GP: No, because it doesn't get done always on time or in the right way.

LF: Consistent, year after year. They have databases full of information and keep it current. Who to get in touch with. They have a luncheon. They're inviting all these--just to have the luncheon and bring these writers in, and photographers, to come and see the show, and invite the head of the Ohio Arts Council to come and address these people. That is really impressive to me. They know how to do it. [laughs.] And they're doing it! So marketing is something that I think we really need to learn about, because you can only make so many [quilts], and then you just start piling them all up, and what are you going to do with them? And they need to be reimbursed for--and to be to continue working, they do need to sell a couple from their stash. You know, they've only got so much room under the bed! [laughs.]

GP: Yes, you can't donate them to art auctions, and give them all away.

LF: Right. Do you remember that show that was up in Canton?

GP: That really early one? I didn't see it, but I do have the catalog, and of course, I've talked to Jane [Reeves.] and Clare [Murray.] about it. I guess, actually, there were two shows that they told me about. I only knew about the one. Actually, Jane's going to put me in touch with the woman who organized that.

LF: Oh, great.

GP: That was pretty neat.

LF: That was an early and a really nice show. So, is Clare--she's teaching right now, so she's handing everything on, too.

GP: Yes, she is. Her husband passed away, which was really sad. But she got her MFA and she still sort of makes quilts, but not a lot. She's still working with fiber, but she's doing a lot of other things with it, which is really interesting. Jane moved to Asheville, where my daughter lives, so I actually saw her last Thursday night. I was able to hook up with her, and saw her studio and that, which was fun. She's got a little artist space down there.

LF: I guess that's a really nice place.

GP: Oh, it's beautiful.

LF: Did you know Nicki Bonnett?

GP: No.

LF: She started out in Connecticut. She came to the symposium, and from there she moved down to San Antonio to be with Jane Dunnewold, working, and now she's in Asheville, too.

GP: Oh, really? Interesting. [inaudible.] Well, in terms of work, stuff to include, ultimately the layout will probably decide that, but instead of asking artists for particular pieces this time, I'd just like you to think about 'if I could only show one of your pieces' Let's say, think about what it would be that you think is an important piece to show. It doesn't have to be the most photographed or seen piece. It could be just whatever you think is, 'Wow, this is an important piece for me, and here's why. I started doing this new thing here,' or whatever. And the other things that I want to show, because this is also an historical work, so I've been trying to think, okay fifty years from now, when someone else is researching this time period, what would like it if we had found for them? So, anything that you would have that you would be willing to share to be photographed for the book that would be considered, in fifty years, an historical document. Something like, if somebody had the first Quilt National invitation, or I've even put sticky notes on the very first ads I saw in the magazines for Quilt Surface Design, that kind of stuff, because they're going to be filling these pages out, so where they can use that stuff, they can use it.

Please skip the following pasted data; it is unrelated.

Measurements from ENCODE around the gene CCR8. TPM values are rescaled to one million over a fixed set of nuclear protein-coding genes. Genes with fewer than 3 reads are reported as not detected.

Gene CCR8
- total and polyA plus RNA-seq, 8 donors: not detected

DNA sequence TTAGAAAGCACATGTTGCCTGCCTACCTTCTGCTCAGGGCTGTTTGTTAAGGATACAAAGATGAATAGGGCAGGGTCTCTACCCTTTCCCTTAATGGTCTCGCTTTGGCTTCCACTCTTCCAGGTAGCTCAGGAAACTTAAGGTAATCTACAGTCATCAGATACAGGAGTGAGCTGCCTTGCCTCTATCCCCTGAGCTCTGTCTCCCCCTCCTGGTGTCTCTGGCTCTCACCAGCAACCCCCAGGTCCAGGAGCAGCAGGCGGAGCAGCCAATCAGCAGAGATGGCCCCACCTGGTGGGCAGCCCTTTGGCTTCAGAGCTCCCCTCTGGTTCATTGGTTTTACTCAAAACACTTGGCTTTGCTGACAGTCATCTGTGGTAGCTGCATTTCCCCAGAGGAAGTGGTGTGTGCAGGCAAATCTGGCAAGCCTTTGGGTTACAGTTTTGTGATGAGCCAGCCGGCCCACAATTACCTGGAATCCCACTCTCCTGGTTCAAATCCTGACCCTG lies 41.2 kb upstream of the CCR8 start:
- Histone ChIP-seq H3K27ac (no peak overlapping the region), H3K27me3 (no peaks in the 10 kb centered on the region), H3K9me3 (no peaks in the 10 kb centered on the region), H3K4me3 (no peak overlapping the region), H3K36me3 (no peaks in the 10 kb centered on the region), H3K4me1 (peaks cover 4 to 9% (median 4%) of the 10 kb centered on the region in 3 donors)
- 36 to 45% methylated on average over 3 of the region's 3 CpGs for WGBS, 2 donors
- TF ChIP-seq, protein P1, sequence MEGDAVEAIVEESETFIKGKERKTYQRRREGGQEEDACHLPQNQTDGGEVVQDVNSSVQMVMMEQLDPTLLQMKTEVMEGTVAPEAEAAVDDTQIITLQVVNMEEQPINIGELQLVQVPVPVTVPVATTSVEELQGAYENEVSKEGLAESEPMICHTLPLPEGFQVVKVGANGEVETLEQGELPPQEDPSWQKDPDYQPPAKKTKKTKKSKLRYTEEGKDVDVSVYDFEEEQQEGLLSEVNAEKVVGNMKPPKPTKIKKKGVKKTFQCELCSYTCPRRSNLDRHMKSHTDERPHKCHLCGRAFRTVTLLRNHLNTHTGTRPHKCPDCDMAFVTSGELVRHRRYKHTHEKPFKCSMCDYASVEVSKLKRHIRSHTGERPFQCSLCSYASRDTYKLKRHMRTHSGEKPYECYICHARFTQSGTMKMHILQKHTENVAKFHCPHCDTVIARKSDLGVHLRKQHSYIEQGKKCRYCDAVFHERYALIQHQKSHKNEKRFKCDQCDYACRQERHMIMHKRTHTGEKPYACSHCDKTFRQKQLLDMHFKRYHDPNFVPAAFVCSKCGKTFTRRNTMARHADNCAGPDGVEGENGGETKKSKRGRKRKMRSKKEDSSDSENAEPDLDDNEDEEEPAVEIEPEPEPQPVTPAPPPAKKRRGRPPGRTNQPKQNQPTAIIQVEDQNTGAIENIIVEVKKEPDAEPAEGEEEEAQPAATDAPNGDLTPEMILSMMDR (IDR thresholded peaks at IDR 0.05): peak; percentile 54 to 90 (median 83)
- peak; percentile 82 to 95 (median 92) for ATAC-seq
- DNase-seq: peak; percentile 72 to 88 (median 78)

LF: Hmmm. Okay.

GP: I guess, roll around in your mind stuff like that--an early letter exchange, a picture from the first Art Quilt Network meeting, just anything like that that you can think of that somebody would be interested in knowing about as a document, I guess. Does that make sense?

LF: Yes. I know that I have a lot of early pictures from AQN. [inaudible.]

GP: Oh, great. Well, is there anything else? I skimmed over a few things, just because I don't want to take up your whole day. Is there anything else that you want to say? How do you want to be remembered? I guess I should ask you that.

LF: I think all along my contribution has been to bring people together.

GP: Thanks. Thanks, from the rest of us. [laughs.]

LF: I think that's my contribution, whether it was in the Liturgical Art Guild or [inaudible.], facilitating people's networking. So, I think it still excites me to see something and help it to happen, to see what can be. So just looking into the future, just seeing quilts shown--

GP: At the best museums?

LF: Yes, and really dramatic [inaudible.].

GP: Yes, that would be awesome.

LF: Awesome. [pause.] Well, I guess that's it.

GP: Well, thank you so much for your time. I really appreciate it.

LF: It was great having you.


“Linda Fowler,” Quilters' S.O.S. -- Save Our Stories, accessed March 2, 2024,